Here is an interesting story:

Researchers at the Albert Einstein College of Medicine (AEC) have found evidence that certain fungi possess another talent beyond their ability to decompose matter: the capacity to use radioactivity as an energy source for making food and spurring their growth.

the researchers measured the electron spin resonance signal after melanin was exposed to ionizing radiation and found that radiation interacts with melanin to alter its electron structure. This, they believe, is an essential step for capturing radiation and converting it into a different form of energy to make food. Until now, melanin’s biological role in fungi – if any – had been a mystery. Interestingly, the melanin in fungi is no different chemically from the melanin in our skin, leading Casadevall to speculate that melanin could be providing energy to skin cells.

In the skin, melanin functions primarily to protect the genetic material from UV light. Melanin can also protect against free radicals and can function as an alternative electron acceptor. This newly discovered function simply adds to the overall utility of this molecule (class of molecules), explaining why it is so widely distributed among prokaryotes and eukaryotes. In fact, melanin is believed to have been spawned many times over through convergent evolution.

In addition to deep homology, convergent evolution is something that adds to the plausibility of front-loading, as convergent evolution teaches us that certain evolutionary outcomes are not all that difficult to derive. The reasons for this may differ for each example of convergent evolution. In this case, why has it been so easy for life to evolve melanin and melanin-like pigments over and over again? Perhaps part of the answer stems from the simple fact that melanin is produced through the chemical modification of tyrosine, one of the twenty amino acids coded by life. In other words, if cells were designed to use tyrosine-containing proteins, then all descendent cells would be poised to evolve melanin on an as needed basis.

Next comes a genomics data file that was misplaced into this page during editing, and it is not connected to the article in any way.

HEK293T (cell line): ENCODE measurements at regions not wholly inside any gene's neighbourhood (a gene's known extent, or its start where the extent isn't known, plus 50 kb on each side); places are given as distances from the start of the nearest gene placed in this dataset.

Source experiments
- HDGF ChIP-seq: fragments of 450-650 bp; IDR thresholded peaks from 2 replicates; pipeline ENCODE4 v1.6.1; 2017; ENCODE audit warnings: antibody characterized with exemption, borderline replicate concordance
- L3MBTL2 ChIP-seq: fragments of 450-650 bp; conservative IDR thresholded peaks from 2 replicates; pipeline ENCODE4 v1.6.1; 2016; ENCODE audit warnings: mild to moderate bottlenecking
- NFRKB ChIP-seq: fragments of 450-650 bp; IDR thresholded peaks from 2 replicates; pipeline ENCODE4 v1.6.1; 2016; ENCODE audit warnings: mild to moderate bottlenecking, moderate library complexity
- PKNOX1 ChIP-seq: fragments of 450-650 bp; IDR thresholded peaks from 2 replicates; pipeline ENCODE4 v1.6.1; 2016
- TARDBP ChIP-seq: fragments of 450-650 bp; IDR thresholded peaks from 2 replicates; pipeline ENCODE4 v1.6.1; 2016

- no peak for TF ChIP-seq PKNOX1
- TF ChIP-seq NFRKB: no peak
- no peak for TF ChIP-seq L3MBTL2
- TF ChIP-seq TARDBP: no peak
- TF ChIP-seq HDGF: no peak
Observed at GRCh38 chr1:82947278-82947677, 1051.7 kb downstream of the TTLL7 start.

And that takes us to an interesting question. There is a vast number (effectively infinite) of chemically possible amino acids that are never used by biological organisms. So why does life code the twenty that it codes? The front-loading potential is obvious, as a designer can count on these twenty being propagated far across deep time and wherever life goes (in fact, are the amino acids themselves part of some shadow code in life?). While melanin does not appear to be essential for life, it has played an important role in shaping life. Might it all stem from the simple choice to include a couple of particular amino acids as building blocks of the cell’s machinery?

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